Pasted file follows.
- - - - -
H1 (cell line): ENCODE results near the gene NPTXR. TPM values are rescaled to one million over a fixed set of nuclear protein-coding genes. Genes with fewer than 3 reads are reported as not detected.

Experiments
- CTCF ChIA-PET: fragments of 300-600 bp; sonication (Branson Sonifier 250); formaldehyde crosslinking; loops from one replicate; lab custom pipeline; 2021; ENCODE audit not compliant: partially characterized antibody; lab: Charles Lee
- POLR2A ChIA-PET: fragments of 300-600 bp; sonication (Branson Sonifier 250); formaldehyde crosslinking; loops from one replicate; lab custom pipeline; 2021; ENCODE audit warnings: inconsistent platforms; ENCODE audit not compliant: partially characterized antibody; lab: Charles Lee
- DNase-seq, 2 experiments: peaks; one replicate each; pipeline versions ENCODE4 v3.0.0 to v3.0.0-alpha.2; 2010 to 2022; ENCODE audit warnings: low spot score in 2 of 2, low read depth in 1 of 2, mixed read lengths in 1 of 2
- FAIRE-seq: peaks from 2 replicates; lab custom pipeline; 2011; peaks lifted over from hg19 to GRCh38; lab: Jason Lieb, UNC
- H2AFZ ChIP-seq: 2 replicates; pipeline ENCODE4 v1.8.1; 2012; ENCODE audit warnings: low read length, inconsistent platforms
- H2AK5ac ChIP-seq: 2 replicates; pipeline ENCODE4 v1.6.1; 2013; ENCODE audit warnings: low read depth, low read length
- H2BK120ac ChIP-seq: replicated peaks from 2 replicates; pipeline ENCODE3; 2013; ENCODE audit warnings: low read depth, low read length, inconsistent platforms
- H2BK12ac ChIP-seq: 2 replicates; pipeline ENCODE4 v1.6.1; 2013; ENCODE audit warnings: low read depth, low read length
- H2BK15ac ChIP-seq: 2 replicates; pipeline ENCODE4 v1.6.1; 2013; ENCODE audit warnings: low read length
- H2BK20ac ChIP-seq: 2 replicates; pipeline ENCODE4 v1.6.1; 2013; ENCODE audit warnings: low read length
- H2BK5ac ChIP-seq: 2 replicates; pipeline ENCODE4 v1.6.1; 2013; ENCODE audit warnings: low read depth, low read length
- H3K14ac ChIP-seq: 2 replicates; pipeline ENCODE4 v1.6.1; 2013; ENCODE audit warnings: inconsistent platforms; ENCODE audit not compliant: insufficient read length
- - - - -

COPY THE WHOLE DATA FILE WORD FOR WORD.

H1 (cell line): ENCODE results near the gene NPTXR. TPM values are rescaled to one million over a fixed set of nuclear protein-coding genes. Genes with fewer than 3 reads are reported as not detected.

Experiments
- CTCF ChIA-PET: fragments of 300-600 bp; sonication (Branson Sonifier 250); formaldehyde crosslinking; loops from one replicate; lab custom pipeline; 2021; ENCODE audit not compliant: partially characterized antibody; lab: Charles Lee
- POLR2A ChIA-PET: fragments of 300-600 bp; sonication (Branson Sonifier 250); formaldehyde crosslinking; loops from one replicate; lab custom pipeline; 2021; ENCODE audit warnings: inconsistent platforms; ENCODE audit not compliant: partially characterized antibody; lab: Charles Lee
- DNase-seq, 2 experiments: peaks; one replicate each; pipeline versions ENCODE4 v3.0.0 to v3.0.0-alpha.2; 2010 to 2022; ENCODE audit warnings: low spot score in 2 of 2, low read depth in 1 of 2, mixed read lengths in 1 of 2
- FAIRE-seq: peaks from 2 replicates; lab custom pipeline; 2011; peaks lifted over from hg19 to GRCh38; lab: Jason Lieb, UNC
- H2AFZ ChIP-seq: 2 replicates; pipeline ENCODE4 v1.8.1; 2012; ENCODE audit warnings: low read length, inconsistent platforms
- H2AK5ac ChIP-seq: 2 replicates; pipeline ENCODE4 v1.6.1; 2013; ENCODE audit warnings: low read depth, low read length
- H2BK120ac ChIP-seq: replicated peaks from 2 replicates; pipeline ENCODE3; 2013; ENCODE audit warnings: low read depth, low read length, inconsistent platforms
- H2BK12ac ChIP-seq: 2 replicates; pipeline ENCODE4 v1.6.1; 2013; ENCODE audit warnings: low read depth, low read length
- H2BK15ac ChIP-seq: 2 replicates; pipeline ENCODE4 v1.6.1; 2013; ENCODE audit warnings: low read length
- H2BK20ac ChIP-seq: 2 replicates; pipeline ENCODE4 v1.6.1; 2013; ENCODE audit warnings: low read length
- H2BK5ac ChIP-seq: 2 replicates; pipeline ENCODE4 v1.6.1; 2013; ENCODE audit warnings: low read depth, low read length
- H3K14ac ChIP-seq: 2 replicates; pipeline ENCODE4 v1.6.1; 2013; ENCODE audit warnings: inconsistent platforms; ENCODE audit not compliant: insufficient read length